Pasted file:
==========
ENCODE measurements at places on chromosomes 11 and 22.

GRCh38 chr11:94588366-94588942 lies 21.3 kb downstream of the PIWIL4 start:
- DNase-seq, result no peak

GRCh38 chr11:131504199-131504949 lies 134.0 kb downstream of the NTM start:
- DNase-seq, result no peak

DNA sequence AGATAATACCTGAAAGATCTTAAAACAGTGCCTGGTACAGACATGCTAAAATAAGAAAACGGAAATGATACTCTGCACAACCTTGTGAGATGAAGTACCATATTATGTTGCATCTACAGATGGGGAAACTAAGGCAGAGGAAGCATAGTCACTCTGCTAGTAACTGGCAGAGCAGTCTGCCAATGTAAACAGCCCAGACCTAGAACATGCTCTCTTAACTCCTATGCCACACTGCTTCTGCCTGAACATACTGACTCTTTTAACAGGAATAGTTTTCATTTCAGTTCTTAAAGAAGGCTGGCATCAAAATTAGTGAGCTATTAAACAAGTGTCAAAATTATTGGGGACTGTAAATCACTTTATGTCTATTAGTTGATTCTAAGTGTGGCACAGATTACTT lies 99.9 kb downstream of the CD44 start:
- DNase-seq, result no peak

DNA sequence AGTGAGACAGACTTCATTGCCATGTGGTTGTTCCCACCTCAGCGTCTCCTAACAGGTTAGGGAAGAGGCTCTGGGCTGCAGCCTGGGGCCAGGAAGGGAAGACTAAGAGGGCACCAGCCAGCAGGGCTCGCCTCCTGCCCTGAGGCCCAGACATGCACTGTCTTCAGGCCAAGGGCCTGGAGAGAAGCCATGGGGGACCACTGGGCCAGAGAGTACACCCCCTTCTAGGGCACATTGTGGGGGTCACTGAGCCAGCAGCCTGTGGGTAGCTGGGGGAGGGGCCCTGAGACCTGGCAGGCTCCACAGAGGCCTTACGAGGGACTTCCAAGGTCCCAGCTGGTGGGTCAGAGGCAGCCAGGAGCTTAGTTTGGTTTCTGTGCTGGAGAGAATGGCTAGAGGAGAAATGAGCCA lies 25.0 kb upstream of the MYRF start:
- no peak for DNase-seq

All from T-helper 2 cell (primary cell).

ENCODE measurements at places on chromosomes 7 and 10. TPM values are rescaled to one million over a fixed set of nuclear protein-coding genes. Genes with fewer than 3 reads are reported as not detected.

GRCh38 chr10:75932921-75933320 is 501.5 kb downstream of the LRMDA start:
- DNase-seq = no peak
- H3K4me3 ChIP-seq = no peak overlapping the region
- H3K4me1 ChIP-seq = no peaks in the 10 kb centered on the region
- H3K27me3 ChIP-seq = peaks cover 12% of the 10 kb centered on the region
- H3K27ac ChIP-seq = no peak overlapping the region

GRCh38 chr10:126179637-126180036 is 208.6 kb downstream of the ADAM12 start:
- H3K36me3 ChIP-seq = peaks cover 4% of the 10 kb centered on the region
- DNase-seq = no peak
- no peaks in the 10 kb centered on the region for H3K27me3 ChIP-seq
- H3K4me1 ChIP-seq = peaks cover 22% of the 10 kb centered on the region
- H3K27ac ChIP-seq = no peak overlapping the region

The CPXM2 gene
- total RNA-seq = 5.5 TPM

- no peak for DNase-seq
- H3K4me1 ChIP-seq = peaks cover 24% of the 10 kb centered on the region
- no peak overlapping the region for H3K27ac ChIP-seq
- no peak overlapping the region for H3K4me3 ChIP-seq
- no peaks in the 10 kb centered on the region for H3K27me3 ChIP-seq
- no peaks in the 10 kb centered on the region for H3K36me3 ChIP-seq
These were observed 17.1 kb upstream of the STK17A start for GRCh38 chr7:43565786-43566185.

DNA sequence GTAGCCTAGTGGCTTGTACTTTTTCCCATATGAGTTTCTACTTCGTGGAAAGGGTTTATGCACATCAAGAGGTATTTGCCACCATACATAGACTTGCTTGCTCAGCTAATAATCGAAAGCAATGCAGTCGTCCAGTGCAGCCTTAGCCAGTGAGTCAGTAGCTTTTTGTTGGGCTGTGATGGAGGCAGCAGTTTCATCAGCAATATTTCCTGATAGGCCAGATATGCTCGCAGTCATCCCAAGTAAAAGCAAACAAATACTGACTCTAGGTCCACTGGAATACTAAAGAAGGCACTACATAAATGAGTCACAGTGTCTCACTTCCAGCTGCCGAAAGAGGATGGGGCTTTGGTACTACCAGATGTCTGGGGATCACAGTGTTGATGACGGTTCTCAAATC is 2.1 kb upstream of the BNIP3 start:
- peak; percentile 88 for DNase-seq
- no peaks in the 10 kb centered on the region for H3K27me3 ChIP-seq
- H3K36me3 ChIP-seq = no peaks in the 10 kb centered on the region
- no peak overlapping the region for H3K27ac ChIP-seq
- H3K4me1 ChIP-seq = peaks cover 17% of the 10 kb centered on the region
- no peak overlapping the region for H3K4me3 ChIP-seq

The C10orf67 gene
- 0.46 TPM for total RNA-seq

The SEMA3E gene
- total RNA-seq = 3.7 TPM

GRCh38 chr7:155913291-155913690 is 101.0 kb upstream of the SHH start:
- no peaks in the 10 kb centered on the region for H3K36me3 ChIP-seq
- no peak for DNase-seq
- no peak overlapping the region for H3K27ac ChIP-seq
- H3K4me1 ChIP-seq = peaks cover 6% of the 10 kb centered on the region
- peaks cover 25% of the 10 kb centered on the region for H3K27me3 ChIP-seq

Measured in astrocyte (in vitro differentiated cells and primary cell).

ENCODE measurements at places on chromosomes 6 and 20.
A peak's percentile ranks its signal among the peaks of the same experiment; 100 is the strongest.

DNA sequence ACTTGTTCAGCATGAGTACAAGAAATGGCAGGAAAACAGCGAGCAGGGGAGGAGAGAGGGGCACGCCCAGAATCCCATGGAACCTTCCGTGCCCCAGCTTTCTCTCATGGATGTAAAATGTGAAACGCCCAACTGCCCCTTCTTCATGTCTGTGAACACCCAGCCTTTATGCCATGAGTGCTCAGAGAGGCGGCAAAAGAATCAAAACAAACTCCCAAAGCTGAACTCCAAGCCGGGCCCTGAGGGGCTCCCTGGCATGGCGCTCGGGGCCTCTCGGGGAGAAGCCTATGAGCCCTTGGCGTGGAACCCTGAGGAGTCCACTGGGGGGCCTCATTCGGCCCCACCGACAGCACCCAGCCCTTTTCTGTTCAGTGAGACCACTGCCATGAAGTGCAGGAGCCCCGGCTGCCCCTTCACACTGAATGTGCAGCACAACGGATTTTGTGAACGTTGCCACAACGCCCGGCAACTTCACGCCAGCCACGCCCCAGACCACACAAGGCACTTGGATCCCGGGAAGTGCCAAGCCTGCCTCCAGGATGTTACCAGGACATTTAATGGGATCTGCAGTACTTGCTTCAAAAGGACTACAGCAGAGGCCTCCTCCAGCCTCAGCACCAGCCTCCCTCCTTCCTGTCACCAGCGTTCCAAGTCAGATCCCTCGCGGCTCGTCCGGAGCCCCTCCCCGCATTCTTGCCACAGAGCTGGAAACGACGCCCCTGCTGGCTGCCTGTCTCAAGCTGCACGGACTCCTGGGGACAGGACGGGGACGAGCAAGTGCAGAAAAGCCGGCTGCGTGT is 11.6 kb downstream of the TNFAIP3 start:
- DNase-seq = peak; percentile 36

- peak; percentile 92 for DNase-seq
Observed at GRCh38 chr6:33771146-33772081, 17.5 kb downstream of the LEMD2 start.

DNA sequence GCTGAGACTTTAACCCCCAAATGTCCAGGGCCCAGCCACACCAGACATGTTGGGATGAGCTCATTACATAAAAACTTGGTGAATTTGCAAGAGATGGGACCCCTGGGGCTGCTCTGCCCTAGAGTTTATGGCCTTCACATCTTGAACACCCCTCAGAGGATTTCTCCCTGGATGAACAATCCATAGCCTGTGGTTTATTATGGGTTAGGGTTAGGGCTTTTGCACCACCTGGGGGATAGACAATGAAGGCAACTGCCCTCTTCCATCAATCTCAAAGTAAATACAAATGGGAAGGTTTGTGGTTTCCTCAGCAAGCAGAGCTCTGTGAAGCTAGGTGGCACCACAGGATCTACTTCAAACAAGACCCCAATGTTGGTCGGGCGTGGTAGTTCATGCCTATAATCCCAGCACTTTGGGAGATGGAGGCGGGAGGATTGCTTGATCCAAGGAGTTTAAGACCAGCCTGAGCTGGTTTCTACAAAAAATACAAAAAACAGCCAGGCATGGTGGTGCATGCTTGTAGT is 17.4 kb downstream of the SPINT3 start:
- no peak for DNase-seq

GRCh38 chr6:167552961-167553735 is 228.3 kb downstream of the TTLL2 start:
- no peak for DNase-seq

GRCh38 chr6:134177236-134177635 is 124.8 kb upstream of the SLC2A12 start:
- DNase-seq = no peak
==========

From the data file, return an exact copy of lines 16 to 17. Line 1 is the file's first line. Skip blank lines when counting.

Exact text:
- H3K27me3 ChIP-seq = peaks cover 12% of the 10 kb centered on the region
- H3K27ac ChIP-seq = no peak overlapping the region